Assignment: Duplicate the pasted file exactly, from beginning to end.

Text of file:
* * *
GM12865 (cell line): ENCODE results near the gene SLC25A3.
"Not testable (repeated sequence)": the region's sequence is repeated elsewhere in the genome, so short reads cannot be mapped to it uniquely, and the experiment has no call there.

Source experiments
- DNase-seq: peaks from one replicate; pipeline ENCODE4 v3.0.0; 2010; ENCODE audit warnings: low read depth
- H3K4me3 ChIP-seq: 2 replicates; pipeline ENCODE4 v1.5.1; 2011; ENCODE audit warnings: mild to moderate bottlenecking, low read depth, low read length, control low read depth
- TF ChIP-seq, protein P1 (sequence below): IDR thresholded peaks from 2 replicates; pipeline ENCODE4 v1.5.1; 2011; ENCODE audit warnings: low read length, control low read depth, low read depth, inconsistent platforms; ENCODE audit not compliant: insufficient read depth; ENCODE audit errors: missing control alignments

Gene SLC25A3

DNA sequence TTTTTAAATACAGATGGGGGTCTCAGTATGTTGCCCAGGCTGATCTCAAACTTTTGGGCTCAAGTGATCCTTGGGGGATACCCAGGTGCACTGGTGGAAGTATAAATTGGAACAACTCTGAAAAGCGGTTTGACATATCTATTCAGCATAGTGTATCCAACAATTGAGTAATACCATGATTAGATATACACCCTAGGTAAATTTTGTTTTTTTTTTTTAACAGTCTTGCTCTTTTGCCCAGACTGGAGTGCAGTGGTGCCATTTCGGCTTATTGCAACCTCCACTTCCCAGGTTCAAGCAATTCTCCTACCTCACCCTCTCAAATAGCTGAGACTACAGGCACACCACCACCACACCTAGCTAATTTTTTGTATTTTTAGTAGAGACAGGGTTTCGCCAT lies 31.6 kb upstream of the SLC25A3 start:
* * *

GM12865 (cell line): ENCODE results near the gene SLC25A3.
"Not testable (repeated sequence)": the region's sequence is repeated elsewhere in the genome, so short reads cannot be mapped to it uniquely, and the experiment has no call there.

Source experiments
- DNase-seq: peaks from one replicate; pipeline ENCODE4 v3.0.0; 2010; ENCODE audit warnings: low read depth
- H3K4me3 ChIP-seq: 2 replicates; pipeline ENCODE4 v1.5.1; 2011; ENCODE audit warnings: mild to moderate bottlenecking, low read depth, low read length, control low read depth
- TF ChIP-seq, protein P1 (sequence below): IDR thresholded peaks from 2 replicates; pipeline ENCODE4 v1.5.1; 2011; ENCODE audit warnings: low read length, control low read depth, low read depth, inconsistent platforms; ENCODE audit not compliant: insufficient read depth; ENCODE audit errors: missing control alignments

Gene SLC25A3

DNA sequence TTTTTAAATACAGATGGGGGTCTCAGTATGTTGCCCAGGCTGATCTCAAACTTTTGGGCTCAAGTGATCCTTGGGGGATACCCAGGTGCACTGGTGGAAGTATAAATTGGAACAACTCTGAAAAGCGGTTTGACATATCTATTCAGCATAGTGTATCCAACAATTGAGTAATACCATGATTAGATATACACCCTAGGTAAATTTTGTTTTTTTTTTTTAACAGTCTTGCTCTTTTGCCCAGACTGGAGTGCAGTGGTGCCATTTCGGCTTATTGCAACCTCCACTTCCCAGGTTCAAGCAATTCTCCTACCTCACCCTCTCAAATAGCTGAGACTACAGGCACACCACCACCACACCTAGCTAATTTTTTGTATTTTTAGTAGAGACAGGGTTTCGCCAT lies 31.6 kb upstream of the SLC25A3 start: